Coaching Guides Change in Clients
Do you remember the statue game? Someone would be It. The rest of us children would become the statues taking our positions around the yard. At an undetermined time, the It person would shout out ‘change!’ Then the children statues would change their position very quickly. Someone would be out – I think the one thrown out wouldn’t have heard the command or would be too slow or didn’t change enough. The winds of time have blown the details away.
What I remember though was the importance of changing. It was a physical shift that counted in the game. If I changed my mind it wouldn’t have counted. Who can see a changed mind?
People living with ADHD seem to have problems with change both mental and physical. Either they change behavior or their mind too much, too fast, or they change in ways that irritate people around them. The world expects their change to be smooth and easy and NOW.
Who is taught to change?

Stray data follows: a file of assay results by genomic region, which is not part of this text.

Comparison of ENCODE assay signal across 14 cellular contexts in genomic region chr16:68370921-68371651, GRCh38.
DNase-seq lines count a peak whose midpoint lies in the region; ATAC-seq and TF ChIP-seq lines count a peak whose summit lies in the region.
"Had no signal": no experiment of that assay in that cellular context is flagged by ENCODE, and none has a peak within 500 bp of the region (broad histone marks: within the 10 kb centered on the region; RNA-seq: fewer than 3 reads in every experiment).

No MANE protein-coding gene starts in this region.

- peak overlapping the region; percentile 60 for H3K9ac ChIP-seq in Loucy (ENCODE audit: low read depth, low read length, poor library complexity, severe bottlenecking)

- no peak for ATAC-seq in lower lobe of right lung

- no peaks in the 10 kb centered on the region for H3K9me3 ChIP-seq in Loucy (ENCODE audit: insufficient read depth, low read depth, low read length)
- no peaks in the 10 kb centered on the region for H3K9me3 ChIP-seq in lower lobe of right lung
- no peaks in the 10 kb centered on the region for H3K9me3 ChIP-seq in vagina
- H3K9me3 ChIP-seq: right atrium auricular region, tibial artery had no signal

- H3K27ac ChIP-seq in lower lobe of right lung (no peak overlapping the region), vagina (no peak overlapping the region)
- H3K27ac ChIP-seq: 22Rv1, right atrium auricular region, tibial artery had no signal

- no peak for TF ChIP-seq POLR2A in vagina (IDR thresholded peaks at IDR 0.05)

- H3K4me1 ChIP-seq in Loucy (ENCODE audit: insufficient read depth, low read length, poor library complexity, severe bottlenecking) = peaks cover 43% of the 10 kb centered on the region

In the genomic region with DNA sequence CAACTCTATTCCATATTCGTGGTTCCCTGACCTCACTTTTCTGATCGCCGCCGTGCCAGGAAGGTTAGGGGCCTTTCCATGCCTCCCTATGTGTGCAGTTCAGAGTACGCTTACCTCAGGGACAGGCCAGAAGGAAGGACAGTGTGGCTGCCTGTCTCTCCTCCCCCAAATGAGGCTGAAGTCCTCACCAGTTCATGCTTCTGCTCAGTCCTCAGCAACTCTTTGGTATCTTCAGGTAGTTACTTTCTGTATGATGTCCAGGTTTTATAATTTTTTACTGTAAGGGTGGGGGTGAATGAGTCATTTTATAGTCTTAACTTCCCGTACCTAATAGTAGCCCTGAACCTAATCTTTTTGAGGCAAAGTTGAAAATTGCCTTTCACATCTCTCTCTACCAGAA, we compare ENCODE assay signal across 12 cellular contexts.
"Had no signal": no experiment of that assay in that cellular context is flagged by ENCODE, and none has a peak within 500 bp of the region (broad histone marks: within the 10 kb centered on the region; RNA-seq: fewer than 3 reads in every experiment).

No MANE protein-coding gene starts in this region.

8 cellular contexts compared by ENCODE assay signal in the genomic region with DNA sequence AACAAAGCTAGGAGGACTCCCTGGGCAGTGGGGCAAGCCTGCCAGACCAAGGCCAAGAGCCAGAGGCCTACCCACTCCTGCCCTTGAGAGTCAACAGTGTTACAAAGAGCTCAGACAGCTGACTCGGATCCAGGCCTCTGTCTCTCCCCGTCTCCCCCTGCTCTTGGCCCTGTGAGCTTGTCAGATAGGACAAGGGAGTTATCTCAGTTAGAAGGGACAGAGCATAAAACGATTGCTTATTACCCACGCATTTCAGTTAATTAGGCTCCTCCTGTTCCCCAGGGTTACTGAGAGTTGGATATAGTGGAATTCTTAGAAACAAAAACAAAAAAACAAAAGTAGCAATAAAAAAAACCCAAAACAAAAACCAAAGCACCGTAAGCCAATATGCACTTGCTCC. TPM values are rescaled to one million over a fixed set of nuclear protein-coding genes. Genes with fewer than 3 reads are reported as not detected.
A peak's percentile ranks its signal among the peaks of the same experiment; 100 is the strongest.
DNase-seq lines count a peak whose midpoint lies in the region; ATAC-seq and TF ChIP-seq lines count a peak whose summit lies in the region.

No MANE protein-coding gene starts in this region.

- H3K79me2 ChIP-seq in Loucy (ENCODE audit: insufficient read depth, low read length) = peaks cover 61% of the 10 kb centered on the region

My Irish grandmother called every new behavior a stage. ‘Oh, it’s just a stage she’s going through.’ But stage or not, change is the point of living. Coaching teaches people how to change in ways the client chooses. Reported in an article on coaching in the ADHD Coaches Organization newsletter:
Coaching helps people in three ways:
1.A coach allows leaders to reflect about their decisions, and about themselves. A great many coaches used the term ‘awareness’ in describing the benefits of coaching.
2. People usually avoid difficult truths. Coaching brings reality front and center. As one coach put it: “Executives [ed. note: and many people with ADHD also] don’t have anyone to trust and tell the truthabout where they need development. ”
3. People don’t know how to change. A coach can guide a client to find replacements for behavior that’s not working.
Are you ready to change? Now? Now? OK, then when?
For ‘Change!’ call Maureen Nolan, LPC, Your Attention Coach